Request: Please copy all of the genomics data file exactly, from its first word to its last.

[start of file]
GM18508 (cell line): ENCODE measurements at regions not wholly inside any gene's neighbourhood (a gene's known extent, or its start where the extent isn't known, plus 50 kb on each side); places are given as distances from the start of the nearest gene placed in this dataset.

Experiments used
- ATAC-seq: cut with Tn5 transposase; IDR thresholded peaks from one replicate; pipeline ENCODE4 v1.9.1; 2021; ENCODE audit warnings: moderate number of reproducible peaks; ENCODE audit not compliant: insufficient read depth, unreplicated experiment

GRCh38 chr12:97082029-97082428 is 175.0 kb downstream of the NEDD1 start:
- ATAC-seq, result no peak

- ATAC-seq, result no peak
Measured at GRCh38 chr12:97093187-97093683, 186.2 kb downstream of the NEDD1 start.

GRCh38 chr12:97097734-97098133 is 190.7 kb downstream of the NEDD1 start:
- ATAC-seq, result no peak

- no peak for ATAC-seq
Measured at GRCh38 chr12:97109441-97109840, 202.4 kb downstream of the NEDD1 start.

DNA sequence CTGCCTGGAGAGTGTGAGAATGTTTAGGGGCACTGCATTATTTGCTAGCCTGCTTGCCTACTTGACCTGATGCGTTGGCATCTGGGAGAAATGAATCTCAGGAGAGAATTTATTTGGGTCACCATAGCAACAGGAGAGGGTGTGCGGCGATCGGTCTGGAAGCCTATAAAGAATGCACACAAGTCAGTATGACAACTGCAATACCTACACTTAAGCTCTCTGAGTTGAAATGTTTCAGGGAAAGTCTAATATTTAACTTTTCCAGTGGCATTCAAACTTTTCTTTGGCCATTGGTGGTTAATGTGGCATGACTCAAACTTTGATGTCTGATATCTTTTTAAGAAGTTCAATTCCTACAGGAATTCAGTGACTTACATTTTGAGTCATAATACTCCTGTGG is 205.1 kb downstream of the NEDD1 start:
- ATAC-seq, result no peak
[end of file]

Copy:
GM18508 (cell line): ENCODE measurements at regions not wholly inside any gene's neighbourhood (a gene's known extent, or its start where the extent isn't known, plus 50 kb on each side); places are given as distances from the start of the nearest gene placed in this dataset.

Experiments used
- ATAC-seq: cut with Tn5 transposase; IDR thresholded peaks from one replicate; pipeline ENCODE4 v1.9.1; 2021; ENCODE audit warnings: moderate number of reproducible peaks; ENCODE audit not compliant: insufficient read depth, unreplicated experiment

GRCh38 chr12:97082029-97082428 is 175.0 kb downstream of the NEDD1 start:
- ATAC-seq, result no peak

- ATAC-seq, result no peak
Measured at GRCh38 chr12:97093187-97093683, 186.2 kb downstream of the NEDD1 start.

GRCh38 chr12:97097734-97098133 is 190.7 kb downstream of the NEDD1 start:
- ATAC-seq, result no peak

- no peak for ATAC-seq
Measured at GRCh38 chr12:97109441-97109840, 202.4 kb downstream of the NEDD1 start.

DNA sequence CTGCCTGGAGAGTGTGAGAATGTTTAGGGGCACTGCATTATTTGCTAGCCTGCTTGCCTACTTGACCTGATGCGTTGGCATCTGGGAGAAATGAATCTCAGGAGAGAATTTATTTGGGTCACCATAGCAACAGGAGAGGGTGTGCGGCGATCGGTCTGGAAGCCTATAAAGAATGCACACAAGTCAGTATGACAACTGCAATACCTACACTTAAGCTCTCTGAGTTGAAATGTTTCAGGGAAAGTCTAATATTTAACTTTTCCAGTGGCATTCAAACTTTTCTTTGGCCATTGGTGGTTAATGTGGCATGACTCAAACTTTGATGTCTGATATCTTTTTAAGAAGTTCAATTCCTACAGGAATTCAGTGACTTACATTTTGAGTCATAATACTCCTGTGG is 205.1 kb downstream of the NEDD1 start:
- ATAC-seq, result no peak